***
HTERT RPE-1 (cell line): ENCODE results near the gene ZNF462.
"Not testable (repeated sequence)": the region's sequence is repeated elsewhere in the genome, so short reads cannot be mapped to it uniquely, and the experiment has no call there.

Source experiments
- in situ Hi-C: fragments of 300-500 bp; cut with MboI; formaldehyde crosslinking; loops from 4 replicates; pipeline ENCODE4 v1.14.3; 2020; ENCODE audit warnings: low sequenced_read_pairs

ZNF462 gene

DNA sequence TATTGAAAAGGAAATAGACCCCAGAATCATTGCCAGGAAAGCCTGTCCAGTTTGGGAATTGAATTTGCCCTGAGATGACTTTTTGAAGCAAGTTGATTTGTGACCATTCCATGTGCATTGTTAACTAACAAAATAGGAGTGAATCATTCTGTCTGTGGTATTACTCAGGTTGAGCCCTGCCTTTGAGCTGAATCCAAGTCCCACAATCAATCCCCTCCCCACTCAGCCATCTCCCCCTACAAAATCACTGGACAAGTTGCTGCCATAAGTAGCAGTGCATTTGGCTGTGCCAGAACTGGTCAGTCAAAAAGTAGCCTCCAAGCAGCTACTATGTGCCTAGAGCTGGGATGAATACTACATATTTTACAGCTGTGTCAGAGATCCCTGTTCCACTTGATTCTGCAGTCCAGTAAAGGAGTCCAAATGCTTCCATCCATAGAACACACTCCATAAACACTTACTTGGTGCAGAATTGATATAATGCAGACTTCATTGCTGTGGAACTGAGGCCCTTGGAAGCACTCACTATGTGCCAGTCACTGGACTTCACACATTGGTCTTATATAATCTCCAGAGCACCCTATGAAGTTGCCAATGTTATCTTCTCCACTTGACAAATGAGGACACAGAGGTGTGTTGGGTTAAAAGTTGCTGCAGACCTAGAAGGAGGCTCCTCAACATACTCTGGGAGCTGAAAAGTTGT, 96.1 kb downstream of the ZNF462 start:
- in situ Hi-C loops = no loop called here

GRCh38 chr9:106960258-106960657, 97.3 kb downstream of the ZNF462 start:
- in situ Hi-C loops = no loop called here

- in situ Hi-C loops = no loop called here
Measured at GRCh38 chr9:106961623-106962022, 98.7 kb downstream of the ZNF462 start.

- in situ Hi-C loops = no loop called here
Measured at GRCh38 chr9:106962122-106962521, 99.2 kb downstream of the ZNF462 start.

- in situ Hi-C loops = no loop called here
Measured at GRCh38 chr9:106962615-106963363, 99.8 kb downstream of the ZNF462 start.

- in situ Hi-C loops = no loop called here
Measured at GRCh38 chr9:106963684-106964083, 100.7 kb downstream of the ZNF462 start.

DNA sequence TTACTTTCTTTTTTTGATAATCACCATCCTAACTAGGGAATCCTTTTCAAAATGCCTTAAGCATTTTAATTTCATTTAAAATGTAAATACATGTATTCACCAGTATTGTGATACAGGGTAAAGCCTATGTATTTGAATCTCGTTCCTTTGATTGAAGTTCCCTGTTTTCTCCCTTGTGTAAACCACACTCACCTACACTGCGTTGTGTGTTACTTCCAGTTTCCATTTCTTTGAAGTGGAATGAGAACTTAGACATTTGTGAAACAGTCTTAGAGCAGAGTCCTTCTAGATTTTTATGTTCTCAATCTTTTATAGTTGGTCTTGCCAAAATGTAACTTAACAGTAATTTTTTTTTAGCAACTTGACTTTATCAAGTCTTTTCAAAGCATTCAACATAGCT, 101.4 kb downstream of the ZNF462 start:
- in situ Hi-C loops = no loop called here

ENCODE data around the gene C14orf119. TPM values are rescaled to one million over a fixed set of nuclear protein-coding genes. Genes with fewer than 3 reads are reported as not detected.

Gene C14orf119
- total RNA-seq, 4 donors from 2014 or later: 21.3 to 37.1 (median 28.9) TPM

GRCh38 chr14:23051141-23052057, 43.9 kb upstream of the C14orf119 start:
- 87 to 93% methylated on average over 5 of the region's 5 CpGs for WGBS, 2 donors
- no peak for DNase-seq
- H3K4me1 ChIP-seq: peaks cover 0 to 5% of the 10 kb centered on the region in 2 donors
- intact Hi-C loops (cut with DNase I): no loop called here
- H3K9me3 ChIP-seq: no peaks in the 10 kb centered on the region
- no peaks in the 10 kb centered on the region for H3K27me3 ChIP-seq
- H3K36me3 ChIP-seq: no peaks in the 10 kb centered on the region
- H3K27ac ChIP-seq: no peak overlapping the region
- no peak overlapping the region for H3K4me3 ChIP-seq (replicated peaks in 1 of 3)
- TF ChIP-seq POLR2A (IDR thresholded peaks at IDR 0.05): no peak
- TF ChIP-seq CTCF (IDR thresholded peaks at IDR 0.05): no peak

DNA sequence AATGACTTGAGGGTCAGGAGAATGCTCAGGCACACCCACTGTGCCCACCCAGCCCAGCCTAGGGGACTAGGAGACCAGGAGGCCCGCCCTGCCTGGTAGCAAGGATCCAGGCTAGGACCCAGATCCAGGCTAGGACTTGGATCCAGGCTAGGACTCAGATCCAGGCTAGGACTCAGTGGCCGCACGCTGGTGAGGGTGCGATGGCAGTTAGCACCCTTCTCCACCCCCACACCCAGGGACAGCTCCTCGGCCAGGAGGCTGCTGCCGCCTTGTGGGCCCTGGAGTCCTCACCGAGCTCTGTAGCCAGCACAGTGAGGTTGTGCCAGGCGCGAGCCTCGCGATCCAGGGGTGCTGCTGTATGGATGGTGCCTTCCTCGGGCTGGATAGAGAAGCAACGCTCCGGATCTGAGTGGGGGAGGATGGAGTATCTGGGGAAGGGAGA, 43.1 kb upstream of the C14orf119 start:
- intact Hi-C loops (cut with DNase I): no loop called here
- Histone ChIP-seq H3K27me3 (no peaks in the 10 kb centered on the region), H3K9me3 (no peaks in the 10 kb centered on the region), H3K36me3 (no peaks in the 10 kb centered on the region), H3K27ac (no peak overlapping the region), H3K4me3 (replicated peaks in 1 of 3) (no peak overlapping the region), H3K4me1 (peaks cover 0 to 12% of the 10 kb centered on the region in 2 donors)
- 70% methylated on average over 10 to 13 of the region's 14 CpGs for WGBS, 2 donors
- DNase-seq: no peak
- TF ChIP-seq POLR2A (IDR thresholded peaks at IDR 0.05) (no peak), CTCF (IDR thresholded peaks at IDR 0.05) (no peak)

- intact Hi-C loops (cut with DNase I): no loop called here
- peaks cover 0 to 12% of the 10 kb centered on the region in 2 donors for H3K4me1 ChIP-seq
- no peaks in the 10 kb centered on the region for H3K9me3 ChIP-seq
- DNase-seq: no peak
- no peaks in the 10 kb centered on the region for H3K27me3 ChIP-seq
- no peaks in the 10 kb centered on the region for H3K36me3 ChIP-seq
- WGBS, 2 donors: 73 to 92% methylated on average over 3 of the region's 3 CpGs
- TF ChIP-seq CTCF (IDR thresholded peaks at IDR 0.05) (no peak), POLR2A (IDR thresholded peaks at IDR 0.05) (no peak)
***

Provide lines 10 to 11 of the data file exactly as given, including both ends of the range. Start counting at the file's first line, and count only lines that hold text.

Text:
- in situ Hi-C loops = no loop called here
Measured at GRCh38 chr9:106961623-106962022, 98.7 kb downstream of the ZNF462 start.